A five-hour working window at night allows time for just seven or eight cuts for the smallest lettering. “I have to wait for the right moment,” he says. “That’ll give me a capital E and the letter F completed. It really is slow, but if I go up slightly in size, I can go quicker.”

The nativity scene took about 40 hours, he says. “They take an average of three months, mostly because I slip and I have to re-polish and start again. They never go right from start to finish.”

It’s a question that people always ask him: how does he handle the frustration when he slips? “It doesn’t bother me, strangely enough. I expect it to happen. It’s part of the work.”

‘Hilarious’ botox and working between heartbeats

The Lord's Prayer on a pin head, by micro artist Graham Short
Image:
His first piece of micro art was The Lord’s Prayer on a pin head

Short moves on to discussing the botox, saying he has been having the treatment regularly for more than 10 years. He laughs as he shares his latest experience.

“Oh goodness, they were laughing at me in the church,” he says, speaking about his visit to display his nativity piece. “I’d only had it done two weeks [earlier] and they put too much botox round my left eye. The left side of my face was solid and I couldn’t laugh, I could only grin with one side, I had a lopsided smile. They thought it was hilarious.”

As a procedure most often associated with anti-ageing, I’m curious as to how a then 60-something came to the decision to go under the needle.

“I was on TV being interviewed and a friend, a surgeon, was looking at me,” he says. “He could see I was blinking quicker than I should and he said, ‘that’s no good for your work’.”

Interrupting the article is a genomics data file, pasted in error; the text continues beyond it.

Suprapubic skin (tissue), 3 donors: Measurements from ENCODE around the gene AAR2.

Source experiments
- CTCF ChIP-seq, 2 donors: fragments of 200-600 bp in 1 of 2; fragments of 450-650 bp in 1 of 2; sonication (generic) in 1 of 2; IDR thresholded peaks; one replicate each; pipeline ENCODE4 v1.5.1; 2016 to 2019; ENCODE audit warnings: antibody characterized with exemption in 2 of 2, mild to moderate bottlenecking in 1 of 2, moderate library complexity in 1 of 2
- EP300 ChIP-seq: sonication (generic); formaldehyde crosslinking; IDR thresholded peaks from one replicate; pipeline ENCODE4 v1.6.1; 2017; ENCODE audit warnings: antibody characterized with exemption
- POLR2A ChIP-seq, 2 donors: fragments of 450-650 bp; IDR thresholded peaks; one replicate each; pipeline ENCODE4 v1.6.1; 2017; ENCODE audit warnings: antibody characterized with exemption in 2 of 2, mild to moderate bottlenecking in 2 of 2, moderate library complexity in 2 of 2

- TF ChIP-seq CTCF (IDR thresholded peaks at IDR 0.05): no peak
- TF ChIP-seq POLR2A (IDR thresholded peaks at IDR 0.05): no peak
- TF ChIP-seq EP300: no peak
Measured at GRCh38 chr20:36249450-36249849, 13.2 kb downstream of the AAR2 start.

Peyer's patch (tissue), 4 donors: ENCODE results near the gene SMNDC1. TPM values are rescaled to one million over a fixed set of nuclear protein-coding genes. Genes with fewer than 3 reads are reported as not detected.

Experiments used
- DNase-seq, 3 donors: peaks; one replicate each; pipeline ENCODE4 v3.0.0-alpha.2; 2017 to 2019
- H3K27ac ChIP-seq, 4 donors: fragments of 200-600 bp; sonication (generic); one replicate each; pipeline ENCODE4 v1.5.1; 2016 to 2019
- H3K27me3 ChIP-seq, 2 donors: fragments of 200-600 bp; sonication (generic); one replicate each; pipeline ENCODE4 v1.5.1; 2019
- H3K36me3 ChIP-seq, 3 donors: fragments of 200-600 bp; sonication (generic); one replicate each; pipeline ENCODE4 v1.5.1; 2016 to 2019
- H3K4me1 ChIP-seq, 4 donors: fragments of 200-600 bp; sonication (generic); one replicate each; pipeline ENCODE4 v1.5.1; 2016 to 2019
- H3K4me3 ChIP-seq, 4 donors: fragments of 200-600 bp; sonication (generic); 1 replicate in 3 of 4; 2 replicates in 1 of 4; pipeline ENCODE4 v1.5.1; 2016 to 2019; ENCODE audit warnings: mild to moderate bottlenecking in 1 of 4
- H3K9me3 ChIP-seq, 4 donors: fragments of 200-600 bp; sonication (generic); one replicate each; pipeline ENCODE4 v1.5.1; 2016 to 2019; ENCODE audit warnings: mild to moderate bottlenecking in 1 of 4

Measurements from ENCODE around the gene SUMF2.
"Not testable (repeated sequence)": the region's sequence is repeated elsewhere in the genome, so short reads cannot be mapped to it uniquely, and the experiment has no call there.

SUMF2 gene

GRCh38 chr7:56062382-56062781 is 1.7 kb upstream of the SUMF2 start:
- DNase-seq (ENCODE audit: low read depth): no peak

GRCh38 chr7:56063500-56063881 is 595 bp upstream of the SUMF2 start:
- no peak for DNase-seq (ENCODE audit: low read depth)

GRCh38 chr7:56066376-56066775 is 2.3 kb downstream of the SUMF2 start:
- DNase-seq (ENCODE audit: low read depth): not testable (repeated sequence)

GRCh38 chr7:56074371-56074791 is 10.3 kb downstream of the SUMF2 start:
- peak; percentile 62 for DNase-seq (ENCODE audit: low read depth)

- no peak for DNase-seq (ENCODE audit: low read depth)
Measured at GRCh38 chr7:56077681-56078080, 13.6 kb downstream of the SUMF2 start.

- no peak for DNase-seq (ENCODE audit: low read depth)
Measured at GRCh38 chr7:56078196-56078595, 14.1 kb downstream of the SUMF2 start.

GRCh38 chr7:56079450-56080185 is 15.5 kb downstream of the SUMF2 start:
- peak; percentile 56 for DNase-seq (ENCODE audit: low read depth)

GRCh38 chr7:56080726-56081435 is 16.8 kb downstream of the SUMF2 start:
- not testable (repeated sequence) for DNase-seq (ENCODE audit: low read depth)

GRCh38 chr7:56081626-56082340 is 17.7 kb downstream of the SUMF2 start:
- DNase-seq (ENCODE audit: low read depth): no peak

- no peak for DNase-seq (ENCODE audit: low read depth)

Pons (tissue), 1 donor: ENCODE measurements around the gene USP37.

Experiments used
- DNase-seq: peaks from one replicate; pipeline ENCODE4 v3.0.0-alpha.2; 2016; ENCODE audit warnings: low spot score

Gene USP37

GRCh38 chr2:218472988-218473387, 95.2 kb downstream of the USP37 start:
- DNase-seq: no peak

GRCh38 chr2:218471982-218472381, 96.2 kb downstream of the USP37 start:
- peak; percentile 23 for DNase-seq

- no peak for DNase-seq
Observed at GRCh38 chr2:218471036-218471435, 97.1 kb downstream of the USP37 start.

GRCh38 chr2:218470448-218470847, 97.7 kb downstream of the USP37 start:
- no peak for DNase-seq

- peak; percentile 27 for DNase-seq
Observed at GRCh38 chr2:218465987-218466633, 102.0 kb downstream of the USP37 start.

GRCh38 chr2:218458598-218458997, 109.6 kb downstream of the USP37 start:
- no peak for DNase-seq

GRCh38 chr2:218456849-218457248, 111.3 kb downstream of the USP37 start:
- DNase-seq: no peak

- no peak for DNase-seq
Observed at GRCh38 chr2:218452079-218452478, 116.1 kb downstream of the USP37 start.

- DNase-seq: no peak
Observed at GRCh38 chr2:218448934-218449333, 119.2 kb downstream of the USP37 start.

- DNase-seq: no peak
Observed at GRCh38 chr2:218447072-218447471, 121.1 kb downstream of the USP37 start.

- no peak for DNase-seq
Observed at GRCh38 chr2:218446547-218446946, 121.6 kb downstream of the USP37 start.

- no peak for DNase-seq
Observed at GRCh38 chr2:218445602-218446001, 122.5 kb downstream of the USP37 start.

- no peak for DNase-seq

Now, Short maintains his botox every three months, “and it keeps my eyes absolutely rigid”.

He also takes potassium, magnesium and beta blockers. “I confess I eat them like sweets, but I wear a stethoscope when I’m working, listening to my heart. Within just half an hour of the tablets, my heart rate drops quickly to around 20 beats a minute. And that’s when I try to work, between heartbeats.”

As this point there should probably be a “don’t try this at home” warning, but the artist insists he is as fit as a fiddle. “I’m so healthy, it’s unbelievable. I’m a swimmer and I actually swim [up to] 10,000 metres every day in two sessions. A few years ago I was the European champion for 200 metres butterfly for my age and, and the record-holder for 1,500 metre front crawl. So I’m really fit for my age.”

Short later adds: “I know I go to extremes. I can’t do any more now, I’m at the limit.”

Kim Kardashian, Stephen Fry – and convicted Catch Me If You Can fraudster

Graham Short engraved a fountain pen for Stephen Fry
Image:
Graham Short engraved a fountain pen for Stephen Fry

While there are other micro artists in the world, Short believes he is the only engraver making the types of works he creates. It has changed his life. “I’ve met so many interesting people and I do talks now around the country. I’ve got lots of funny anecdotes to tell people about the rich and famous I’ve worked with.”

Ronnie Barker bought an engraved Shakespeare quote on the tip of a paper clip, he says. He has also worked for Stephen Fry and now counts Uri Geller as a friend. One former manager even asked him to engrave a compass for Kardashian, he says, following the birth of her first child, daughter North West.

And the American fraudster Frank Abagnale, who most will know from Leonardo DiCaprio’s portrayal in the 2002 film Catch Me If You Can, also got in touch.

“He sent me an email 10 years ago,” says Short. “It said: ‘If I had your ability when I was younger, I’d never have got caught.’ I kept in touch with him and I told him six years ago, when the new £5 notes came out, what I was going to do. He said: ‘Don’t touch it. It’s the 1928 bank act. You’ll be prosecuted for defacing the notes.'”

Short took his chances, and it all turned out fine. “Well… the police have never been round.”